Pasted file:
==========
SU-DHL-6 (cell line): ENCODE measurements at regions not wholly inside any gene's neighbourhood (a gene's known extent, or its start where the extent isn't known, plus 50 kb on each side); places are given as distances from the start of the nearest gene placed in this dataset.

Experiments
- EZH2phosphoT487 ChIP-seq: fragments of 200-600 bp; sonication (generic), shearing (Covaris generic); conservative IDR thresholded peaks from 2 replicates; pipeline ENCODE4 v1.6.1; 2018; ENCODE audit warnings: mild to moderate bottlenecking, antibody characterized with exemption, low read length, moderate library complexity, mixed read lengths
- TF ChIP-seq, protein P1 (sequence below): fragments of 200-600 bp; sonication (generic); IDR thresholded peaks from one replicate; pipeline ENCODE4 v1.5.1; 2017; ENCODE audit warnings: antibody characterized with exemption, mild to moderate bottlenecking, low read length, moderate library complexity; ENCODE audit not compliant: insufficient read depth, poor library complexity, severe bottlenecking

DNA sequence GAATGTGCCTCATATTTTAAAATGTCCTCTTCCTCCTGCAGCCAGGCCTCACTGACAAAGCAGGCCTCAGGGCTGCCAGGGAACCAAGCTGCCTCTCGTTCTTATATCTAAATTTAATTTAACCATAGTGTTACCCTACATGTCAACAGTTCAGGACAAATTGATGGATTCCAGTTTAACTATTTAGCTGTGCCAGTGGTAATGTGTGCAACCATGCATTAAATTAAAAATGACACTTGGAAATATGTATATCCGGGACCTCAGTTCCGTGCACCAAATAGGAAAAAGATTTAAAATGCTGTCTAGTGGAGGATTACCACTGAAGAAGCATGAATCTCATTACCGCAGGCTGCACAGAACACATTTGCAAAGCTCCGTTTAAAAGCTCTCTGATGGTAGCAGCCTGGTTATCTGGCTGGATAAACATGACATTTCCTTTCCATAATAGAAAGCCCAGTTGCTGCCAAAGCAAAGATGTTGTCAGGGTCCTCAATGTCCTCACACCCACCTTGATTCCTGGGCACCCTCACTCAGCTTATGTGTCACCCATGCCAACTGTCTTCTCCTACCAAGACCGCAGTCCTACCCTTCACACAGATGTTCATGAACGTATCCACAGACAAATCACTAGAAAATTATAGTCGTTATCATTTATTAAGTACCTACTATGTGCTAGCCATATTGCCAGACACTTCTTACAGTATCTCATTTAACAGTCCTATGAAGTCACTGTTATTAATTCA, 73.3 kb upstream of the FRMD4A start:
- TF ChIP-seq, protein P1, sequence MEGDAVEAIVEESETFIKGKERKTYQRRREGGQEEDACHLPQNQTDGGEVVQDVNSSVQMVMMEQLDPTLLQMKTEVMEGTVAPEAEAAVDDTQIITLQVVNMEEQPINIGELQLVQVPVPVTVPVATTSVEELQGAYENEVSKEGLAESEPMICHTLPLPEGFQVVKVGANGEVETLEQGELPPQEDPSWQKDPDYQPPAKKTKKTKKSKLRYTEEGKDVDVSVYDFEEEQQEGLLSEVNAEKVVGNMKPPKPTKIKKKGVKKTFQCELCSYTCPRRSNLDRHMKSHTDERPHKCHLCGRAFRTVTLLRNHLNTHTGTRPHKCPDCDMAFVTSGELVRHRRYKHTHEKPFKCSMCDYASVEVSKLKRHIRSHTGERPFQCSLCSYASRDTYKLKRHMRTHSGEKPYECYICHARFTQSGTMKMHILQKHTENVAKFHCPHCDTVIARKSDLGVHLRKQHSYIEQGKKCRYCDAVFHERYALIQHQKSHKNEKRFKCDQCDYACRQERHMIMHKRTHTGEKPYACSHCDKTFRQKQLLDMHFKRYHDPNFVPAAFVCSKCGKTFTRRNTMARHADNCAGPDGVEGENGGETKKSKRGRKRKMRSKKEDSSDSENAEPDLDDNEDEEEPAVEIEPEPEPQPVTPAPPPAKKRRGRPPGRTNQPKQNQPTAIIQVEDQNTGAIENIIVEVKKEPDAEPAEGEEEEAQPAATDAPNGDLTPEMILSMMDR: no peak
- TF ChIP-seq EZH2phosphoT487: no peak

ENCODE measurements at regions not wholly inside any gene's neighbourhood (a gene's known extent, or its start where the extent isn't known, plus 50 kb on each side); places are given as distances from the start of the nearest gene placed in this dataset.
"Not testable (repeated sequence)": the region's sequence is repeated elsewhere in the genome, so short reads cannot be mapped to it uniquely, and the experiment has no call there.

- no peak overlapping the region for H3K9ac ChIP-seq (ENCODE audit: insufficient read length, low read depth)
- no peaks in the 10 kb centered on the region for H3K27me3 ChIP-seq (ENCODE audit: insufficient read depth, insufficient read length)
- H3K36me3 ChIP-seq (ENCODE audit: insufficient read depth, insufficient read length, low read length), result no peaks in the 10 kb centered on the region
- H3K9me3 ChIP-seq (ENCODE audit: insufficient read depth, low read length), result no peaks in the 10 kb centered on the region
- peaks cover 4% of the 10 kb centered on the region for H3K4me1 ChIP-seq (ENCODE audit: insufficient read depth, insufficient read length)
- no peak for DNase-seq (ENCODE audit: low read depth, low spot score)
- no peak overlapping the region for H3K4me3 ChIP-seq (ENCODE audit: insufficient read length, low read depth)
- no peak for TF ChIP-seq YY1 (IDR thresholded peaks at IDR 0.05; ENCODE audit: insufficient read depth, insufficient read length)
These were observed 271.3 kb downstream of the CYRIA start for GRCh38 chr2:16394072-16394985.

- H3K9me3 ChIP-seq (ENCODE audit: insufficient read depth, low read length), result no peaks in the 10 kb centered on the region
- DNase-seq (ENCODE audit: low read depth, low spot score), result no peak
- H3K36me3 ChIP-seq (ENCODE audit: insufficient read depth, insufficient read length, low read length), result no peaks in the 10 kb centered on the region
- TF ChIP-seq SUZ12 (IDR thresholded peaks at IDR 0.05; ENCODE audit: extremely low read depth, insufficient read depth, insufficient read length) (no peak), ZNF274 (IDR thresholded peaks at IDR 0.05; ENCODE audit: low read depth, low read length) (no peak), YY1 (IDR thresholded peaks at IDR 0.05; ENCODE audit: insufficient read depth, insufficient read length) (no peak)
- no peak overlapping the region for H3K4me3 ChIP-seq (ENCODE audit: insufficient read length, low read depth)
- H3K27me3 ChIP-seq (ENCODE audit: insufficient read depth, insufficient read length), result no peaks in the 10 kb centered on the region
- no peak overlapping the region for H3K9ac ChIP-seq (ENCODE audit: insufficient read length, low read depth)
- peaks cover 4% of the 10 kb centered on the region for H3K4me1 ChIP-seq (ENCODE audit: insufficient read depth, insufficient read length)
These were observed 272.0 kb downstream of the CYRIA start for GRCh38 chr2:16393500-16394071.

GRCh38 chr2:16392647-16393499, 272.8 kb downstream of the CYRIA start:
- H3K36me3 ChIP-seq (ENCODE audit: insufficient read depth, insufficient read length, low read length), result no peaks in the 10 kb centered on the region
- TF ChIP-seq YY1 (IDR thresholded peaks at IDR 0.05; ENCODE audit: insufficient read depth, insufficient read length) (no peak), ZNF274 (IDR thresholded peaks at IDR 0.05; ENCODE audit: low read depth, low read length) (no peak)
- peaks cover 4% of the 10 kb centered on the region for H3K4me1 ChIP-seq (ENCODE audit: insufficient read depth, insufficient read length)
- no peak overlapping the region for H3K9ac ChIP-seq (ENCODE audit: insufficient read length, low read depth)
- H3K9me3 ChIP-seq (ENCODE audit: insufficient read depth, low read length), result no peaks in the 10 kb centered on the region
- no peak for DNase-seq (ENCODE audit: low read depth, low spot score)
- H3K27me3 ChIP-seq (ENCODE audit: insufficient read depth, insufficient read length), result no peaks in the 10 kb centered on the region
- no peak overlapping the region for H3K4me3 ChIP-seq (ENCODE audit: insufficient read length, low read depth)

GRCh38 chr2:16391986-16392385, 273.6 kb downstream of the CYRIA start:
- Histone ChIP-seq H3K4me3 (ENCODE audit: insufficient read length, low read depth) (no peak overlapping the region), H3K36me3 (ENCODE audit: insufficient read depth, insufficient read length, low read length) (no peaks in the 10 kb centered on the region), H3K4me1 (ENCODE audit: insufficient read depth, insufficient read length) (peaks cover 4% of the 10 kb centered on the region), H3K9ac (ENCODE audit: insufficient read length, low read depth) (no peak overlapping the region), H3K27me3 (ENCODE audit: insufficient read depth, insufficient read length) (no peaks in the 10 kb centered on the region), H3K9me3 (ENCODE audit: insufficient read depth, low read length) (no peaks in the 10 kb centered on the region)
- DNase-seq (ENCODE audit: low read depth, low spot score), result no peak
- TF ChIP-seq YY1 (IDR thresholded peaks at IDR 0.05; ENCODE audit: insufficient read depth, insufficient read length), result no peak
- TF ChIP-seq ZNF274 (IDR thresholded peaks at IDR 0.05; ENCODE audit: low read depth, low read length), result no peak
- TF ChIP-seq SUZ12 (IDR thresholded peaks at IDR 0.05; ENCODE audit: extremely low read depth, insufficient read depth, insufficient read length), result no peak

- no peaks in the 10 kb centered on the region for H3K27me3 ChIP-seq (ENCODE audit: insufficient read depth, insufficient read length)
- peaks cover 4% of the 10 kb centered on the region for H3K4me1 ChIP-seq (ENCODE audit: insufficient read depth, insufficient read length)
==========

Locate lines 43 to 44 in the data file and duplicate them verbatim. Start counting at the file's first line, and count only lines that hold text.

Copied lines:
- no peaks in the 10 kb centered on the region for H3K27me3 ChIP-seq (ENCODE audit: insufficient read depth, insufficient read length)
- peaks cover 4% of the 10 kb centered on the region for H3K4me1 ChIP-seq (ENCODE audit: insufficient read depth, insufficient read length)